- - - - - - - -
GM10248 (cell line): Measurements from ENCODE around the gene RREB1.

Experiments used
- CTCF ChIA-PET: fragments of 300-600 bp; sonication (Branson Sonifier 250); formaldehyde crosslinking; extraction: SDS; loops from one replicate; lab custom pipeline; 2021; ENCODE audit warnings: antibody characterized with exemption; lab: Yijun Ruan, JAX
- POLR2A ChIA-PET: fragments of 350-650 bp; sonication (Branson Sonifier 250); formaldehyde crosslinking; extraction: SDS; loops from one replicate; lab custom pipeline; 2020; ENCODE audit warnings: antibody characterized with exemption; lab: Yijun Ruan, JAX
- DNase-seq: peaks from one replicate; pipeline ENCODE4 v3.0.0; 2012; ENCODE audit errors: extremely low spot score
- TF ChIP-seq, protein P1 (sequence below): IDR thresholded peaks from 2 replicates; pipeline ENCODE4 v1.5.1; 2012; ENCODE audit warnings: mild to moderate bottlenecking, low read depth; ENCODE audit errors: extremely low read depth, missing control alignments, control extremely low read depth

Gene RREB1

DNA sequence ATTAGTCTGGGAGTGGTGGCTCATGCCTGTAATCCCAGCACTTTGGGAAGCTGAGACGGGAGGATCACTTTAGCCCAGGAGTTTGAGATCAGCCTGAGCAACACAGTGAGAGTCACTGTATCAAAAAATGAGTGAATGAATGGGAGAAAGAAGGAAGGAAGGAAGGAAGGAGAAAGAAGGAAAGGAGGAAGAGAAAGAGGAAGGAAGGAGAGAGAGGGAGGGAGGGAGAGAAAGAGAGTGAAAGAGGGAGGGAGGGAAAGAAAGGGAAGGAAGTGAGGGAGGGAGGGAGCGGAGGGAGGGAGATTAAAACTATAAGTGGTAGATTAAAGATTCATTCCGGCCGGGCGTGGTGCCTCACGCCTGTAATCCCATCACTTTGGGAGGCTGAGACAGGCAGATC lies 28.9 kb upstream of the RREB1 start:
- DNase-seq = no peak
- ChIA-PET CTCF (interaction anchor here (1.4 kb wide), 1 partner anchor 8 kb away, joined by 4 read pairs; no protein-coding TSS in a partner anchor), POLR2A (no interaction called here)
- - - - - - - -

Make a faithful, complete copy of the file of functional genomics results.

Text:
GM10248 (cell line): Measurements from ENCODE around the gene RREB1.

Experiments used
- CTCF ChIA-PET: fragments of 300-600 bp; sonication (Branson Sonifier 250); formaldehyde crosslinking; extraction: SDS; loops from one replicate; lab custom pipeline; 2021; ENCODE audit warnings: antibody characterized with exemption; lab: Yijun Ruan, JAX
- POLR2A ChIA-PET: fragments of 350-650 bp; sonication (Branson Sonifier 250); formaldehyde crosslinking; extraction: SDS; loops from one replicate; lab custom pipeline; 2020; ENCODE audit warnings: antibody characterized with exemption; lab: Yijun Ruan, JAX
- DNase-seq: peaks from one replicate; pipeline ENCODE4 v3.0.0; 2012; ENCODE audit errors: extremely low spot score
- TF ChIP-seq, protein P1 (sequence below): IDR thresholded peaks from 2 replicates; pipeline ENCODE4 v1.5.1; 2012; ENCODE audit warnings: mild to moderate bottlenecking, low read depth; ENCODE audit errors: extremely low read depth, missing control alignments, control extremely low read depth

Gene RREB1

DNA sequence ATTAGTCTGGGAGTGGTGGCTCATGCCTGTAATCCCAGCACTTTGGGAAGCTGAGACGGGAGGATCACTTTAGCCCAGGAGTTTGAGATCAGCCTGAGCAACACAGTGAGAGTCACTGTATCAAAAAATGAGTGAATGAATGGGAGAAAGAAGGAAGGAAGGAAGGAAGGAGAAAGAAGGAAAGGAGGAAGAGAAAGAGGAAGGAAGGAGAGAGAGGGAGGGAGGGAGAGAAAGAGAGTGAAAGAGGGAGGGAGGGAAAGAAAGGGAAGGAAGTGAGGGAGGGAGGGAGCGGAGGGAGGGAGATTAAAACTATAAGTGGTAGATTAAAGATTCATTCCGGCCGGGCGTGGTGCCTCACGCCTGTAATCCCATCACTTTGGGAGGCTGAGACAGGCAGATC lies 28.9 kb upstream of the RREB1 start:
- DNase-seq = no peak
- ChIA-PET CTCF (interaction anchor here (1.4 kb wide), 1 partner anchor 8 kb away, joined by 4 read pairs; no protein-coding TSS in a partner anchor), POLR2A (no interaction called here)